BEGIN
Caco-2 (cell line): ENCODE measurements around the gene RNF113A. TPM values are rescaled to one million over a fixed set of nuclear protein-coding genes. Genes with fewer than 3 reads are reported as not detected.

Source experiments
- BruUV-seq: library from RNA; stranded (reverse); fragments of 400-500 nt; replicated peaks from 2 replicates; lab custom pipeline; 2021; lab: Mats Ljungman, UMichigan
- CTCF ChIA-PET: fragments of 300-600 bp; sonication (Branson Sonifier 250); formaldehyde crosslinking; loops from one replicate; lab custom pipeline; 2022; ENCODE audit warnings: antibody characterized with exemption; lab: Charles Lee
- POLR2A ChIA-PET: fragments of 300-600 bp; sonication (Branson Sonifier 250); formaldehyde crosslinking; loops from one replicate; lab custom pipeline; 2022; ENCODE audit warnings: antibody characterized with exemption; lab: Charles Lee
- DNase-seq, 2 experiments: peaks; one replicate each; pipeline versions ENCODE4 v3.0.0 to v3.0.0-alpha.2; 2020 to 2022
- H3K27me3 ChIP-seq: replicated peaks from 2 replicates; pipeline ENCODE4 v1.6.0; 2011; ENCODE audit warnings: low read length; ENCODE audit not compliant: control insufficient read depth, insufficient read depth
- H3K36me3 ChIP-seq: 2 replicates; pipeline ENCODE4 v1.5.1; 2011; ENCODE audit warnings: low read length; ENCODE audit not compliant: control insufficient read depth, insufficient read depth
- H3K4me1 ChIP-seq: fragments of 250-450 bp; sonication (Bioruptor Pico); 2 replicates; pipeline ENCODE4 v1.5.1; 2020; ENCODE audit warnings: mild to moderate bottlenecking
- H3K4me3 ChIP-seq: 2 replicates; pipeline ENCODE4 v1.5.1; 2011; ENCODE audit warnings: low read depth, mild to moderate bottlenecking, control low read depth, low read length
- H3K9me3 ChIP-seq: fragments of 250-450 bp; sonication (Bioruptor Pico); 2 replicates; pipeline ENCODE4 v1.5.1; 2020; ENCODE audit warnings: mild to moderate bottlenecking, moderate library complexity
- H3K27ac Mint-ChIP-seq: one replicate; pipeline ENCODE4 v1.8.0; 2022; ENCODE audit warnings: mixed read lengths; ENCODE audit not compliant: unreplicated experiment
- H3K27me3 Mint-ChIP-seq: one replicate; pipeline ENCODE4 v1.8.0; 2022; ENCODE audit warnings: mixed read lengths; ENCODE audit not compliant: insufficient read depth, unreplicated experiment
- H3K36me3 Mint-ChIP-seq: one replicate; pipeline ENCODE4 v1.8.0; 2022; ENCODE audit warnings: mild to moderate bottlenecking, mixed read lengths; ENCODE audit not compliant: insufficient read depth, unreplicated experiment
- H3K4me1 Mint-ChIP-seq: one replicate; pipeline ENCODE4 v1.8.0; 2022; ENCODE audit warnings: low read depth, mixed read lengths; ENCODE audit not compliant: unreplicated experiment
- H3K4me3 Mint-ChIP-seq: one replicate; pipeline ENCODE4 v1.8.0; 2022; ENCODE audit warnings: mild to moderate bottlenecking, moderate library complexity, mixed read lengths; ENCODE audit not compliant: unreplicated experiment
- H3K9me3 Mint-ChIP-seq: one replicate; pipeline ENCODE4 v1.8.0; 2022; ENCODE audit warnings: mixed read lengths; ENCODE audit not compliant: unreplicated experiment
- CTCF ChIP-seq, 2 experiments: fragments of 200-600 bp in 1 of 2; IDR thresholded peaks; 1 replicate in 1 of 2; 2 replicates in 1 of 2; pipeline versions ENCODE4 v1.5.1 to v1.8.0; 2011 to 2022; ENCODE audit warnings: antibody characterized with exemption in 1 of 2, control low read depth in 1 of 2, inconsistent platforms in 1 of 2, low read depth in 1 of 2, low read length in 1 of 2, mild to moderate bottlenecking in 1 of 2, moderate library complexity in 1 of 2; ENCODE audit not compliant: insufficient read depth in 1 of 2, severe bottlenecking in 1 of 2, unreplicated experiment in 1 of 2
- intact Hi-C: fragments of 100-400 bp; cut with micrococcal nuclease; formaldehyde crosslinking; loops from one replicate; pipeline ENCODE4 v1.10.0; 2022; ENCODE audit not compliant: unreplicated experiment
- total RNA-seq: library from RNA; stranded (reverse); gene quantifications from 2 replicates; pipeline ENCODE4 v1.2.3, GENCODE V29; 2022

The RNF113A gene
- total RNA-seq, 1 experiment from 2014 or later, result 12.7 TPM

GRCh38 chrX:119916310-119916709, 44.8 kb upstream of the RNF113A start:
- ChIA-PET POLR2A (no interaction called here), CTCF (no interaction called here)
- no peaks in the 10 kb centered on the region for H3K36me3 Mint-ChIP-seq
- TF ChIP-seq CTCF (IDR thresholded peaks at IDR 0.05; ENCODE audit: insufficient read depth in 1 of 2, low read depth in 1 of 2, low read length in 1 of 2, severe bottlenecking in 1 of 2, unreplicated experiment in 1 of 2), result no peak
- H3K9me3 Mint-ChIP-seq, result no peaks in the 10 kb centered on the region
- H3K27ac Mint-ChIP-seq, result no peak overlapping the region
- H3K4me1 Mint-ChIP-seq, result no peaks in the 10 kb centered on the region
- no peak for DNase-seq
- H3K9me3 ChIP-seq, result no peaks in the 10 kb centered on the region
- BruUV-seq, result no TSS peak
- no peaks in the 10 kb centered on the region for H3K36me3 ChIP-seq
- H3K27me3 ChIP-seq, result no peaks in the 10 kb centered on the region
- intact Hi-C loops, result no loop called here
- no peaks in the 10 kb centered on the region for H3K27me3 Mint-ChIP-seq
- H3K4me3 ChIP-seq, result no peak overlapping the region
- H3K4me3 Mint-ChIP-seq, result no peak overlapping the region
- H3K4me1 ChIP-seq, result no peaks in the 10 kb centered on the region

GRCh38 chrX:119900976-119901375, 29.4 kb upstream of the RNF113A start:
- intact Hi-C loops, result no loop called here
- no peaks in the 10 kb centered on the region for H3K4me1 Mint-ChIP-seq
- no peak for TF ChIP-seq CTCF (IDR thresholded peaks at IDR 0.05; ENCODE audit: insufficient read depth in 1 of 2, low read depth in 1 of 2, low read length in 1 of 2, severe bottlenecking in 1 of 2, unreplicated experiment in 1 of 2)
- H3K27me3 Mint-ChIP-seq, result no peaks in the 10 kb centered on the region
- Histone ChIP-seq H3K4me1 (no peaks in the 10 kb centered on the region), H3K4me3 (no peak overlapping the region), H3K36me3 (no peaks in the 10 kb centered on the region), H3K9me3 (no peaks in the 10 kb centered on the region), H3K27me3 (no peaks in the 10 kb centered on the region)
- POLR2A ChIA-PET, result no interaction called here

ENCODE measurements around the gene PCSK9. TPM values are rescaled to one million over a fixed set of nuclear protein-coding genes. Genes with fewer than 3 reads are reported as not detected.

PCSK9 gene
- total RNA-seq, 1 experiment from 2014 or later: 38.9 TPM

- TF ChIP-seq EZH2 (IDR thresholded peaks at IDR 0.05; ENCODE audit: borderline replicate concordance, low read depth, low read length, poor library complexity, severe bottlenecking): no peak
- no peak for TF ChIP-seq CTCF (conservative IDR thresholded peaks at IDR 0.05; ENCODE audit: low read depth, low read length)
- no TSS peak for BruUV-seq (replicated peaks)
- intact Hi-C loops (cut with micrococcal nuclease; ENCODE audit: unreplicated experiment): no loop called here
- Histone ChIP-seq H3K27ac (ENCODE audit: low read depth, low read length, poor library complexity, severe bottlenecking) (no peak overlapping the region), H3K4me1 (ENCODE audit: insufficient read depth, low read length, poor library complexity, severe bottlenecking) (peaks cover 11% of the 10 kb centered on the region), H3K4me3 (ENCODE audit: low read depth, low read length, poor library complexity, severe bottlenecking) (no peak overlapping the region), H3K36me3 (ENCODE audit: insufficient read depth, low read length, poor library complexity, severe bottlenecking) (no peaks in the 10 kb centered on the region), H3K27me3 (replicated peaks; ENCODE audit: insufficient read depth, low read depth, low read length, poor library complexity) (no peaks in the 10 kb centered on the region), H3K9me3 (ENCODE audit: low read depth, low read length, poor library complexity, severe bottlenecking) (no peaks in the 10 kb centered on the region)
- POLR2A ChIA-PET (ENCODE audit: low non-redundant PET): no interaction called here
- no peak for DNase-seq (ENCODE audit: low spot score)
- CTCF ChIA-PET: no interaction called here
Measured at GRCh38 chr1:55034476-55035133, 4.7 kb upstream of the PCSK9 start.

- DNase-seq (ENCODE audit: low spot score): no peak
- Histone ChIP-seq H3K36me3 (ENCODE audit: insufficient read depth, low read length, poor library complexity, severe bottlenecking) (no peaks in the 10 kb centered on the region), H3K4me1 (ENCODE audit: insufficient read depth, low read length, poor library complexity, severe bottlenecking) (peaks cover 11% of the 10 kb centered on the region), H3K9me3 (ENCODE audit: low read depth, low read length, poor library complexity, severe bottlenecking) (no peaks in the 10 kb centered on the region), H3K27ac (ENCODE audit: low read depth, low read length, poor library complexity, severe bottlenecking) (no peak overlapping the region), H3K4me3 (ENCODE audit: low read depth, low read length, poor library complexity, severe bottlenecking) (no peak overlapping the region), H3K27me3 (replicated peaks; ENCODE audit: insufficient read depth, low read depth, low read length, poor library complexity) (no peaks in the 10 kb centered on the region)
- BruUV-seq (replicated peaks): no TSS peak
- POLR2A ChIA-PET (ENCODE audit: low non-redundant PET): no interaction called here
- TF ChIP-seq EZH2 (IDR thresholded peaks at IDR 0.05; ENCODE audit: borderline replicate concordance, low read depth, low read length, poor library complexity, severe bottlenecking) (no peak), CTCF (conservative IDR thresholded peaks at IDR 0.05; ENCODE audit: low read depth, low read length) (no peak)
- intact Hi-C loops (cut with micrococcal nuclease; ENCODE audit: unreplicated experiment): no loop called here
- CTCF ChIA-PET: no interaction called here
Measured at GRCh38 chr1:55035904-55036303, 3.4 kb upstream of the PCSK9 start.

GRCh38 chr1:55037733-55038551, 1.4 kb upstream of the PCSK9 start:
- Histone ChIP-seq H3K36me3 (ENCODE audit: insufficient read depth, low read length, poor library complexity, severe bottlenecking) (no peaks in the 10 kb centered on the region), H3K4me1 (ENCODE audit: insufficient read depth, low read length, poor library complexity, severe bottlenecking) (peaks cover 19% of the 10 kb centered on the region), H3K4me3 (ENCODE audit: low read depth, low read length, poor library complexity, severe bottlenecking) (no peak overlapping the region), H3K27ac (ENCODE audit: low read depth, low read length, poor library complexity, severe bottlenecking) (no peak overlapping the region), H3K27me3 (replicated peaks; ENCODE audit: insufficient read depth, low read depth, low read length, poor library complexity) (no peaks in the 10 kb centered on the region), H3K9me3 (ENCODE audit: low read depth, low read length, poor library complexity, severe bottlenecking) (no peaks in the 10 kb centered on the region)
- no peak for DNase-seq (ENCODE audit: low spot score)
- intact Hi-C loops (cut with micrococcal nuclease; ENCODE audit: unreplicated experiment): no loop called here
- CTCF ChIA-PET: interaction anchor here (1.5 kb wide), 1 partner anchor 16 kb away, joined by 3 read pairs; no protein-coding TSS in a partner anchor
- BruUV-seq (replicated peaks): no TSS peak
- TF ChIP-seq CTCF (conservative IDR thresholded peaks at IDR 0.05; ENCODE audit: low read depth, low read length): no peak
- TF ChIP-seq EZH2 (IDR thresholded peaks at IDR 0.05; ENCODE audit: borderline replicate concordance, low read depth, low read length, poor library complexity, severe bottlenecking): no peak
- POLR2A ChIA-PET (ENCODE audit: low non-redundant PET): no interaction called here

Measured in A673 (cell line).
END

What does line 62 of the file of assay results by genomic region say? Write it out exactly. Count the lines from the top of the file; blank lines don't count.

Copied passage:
- POLR2A ChIA-PET (ENCODE audit: low non-redundant PET): no interaction called here